# College Algebra

The College Algebra exam covers material usually taught in a one-semester college course in algebra.

## Overview

The College Algebra exam covers material that's usually taught in a one-semester college course in algebra. Nearly half the test is made up of routine problems requiring basic algebraic skills; the remainder involves solving nonroutine problems in which test takers must demonstrate their understanding of concepts. The test includes questions on basic algebraic operations; linear and quadratic equations, inequalities, and graphs; algebraic, exponential, and logarithmic functions; and miscellaneous other topics.

It's assumed that test takers are familiar with currently taught algebraic vocabulary, symbols, and notation. The test places little emphasis on arithmetic calculations. However, an online scientific calculator (nongraphing) will be available during the exam.

The exam contains approximately 60 questions to be answered in 90 minutes. Some of these are pretest questions that won't be scored.

### Scientific Calculator

A scientific (nongraphing) calculator, the TI-30XS MultiView™, is integrated into the exam software and available to students during the entire testing time.

To use the calculator during the exam, students need to select the Calculator icon. Information about how to use the calculator is available in the Help icon under the Calculator tab.

Students are expected to know how and when to make appropriate use of the calculator. Visit ETS to learn more and to practice using the scientific calculator.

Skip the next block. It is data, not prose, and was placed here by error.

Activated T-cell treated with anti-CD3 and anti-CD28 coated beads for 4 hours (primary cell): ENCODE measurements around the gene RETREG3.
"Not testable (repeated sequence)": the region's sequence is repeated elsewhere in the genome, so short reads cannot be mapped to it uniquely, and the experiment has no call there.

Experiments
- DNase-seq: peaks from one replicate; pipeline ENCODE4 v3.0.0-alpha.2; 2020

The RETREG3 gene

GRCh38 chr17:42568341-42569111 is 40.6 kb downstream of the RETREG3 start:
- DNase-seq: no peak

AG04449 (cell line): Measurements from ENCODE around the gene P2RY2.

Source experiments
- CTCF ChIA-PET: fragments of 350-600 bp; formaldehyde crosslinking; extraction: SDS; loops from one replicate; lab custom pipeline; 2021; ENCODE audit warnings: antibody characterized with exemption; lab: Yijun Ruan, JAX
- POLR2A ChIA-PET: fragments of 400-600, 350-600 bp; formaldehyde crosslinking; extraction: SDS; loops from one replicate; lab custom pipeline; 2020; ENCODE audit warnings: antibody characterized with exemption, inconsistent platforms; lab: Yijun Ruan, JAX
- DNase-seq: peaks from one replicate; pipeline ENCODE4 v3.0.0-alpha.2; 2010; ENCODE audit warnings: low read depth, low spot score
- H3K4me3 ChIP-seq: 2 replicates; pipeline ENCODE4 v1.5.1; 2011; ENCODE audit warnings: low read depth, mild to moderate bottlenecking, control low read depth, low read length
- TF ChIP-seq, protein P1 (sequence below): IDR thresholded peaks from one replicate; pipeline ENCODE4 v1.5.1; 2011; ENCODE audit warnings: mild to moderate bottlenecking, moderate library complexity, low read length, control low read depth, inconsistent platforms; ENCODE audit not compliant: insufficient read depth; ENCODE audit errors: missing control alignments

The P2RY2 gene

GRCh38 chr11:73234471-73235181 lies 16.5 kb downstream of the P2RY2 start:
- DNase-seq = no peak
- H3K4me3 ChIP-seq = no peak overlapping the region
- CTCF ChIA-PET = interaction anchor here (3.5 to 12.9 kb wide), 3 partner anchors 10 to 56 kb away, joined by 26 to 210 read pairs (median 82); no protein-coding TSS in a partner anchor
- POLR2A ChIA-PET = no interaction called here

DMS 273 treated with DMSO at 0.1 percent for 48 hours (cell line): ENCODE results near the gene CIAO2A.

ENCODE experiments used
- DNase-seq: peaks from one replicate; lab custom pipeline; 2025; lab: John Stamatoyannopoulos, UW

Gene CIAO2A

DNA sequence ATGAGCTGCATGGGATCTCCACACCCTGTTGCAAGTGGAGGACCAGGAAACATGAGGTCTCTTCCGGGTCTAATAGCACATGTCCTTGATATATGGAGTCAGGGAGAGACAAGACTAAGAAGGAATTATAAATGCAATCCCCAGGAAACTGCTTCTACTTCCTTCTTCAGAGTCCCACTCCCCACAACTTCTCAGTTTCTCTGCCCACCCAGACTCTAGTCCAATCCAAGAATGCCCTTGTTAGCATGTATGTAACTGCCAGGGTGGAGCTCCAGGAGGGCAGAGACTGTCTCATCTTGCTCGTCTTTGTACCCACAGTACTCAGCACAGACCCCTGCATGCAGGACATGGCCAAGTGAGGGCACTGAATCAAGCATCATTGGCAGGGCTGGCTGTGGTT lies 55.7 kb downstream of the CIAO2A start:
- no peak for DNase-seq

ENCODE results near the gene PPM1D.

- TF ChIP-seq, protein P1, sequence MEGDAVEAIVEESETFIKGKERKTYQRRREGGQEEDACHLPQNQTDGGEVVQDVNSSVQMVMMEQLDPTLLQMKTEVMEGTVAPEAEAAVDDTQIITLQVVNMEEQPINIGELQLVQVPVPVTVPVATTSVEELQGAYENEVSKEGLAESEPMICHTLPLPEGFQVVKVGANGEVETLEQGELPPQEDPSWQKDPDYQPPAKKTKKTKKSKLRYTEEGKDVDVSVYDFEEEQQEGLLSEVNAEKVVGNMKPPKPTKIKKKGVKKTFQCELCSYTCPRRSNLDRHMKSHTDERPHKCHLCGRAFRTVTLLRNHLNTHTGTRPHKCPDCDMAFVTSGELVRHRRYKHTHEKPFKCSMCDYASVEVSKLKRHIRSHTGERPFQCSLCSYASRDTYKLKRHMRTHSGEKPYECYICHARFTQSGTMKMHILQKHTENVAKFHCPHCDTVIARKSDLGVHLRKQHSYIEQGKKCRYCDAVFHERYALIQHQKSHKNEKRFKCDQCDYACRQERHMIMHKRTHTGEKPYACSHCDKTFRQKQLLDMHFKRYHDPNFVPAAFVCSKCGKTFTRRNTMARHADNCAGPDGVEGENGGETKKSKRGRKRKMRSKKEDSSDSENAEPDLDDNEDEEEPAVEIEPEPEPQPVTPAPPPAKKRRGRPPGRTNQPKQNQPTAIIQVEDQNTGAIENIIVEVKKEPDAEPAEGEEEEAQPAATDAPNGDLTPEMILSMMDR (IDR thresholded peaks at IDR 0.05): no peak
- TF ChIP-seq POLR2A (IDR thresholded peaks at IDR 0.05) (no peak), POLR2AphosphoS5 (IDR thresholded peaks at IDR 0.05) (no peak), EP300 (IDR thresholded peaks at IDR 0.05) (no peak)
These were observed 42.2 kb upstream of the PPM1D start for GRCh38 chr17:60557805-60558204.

## Knowledge and Skills Required

Questions on the College Algebra exam require test takers to demonstrate the following abilities in the approximate proportions indicated:

• Solving routine, straightforward problems (about 50% of the exam)
• Solving nonroutine problems requiring an understanding of concepts and the application of skills and concepts (about 50% of the exam)

The subject matter of the College Algebra exam is drawn from the following topics. The percentages in parentheses indicate the approximate percentage of exam questions on that topic.

Students will find the online scientific calculator helpful in performing calculations (e.g., arithmetic, exponents, roots, and logarithms).

### Algebraic operations (25%)

• Operations with exponents
• Factoring and expanding polynomials
• Operations with algebraic expressions
• Absolute value
• Properties of logarithms

### Equations and inequalities (25%)

• Linear equations and inequalities
• Absolute value equations and inequalities
• Systems of equations and inequalities
• Exponential and logarithmic equations

### Functions and their properties* (30%)

• Definition, interpretation, and representation/modeling (graphical, numerical, symbolic, and verbal)
• Domain and range
• Evaluation of functions
• Algebra of functions
• Graphs and their properties (including intercepts, symmetry, and transformations)
• Inverse functions

### Number systems and operations (20%)

• Real numbers
• Complex numbers
• Sequences and series
• Factorials and binomial theorem

*Each test may contain a variety of functions, including linear, polynomial (degree ≤ 5), rational, absolute value, power, exponential, logarithmic, and piecewise defined.

## Score Information

### ACE Recommendation for College Algebra

 Credit-granting Score 50 Semester Hours 3

Note: Each institution reserves the right to set its own credit-granting policy, which may differ from the American Council on Education (ACE). Contact your college to find out the score required for credit and the number of credit hours granted.

### CLEP College Algebra Examination Guide

The College Algebra exam covers material that is usually taught in a one-semester college course in algebra.

• PDF
• \$10.00

## Resources

Article

### Study Resources: College Algebra

A study plan and list of online resources.

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### Sample Questions: College Algebra

Answer sample questions related to the College Algebra exam.

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### ACE Credit Recommendations

Recommendations for credit-granting scores from the American Council on Education.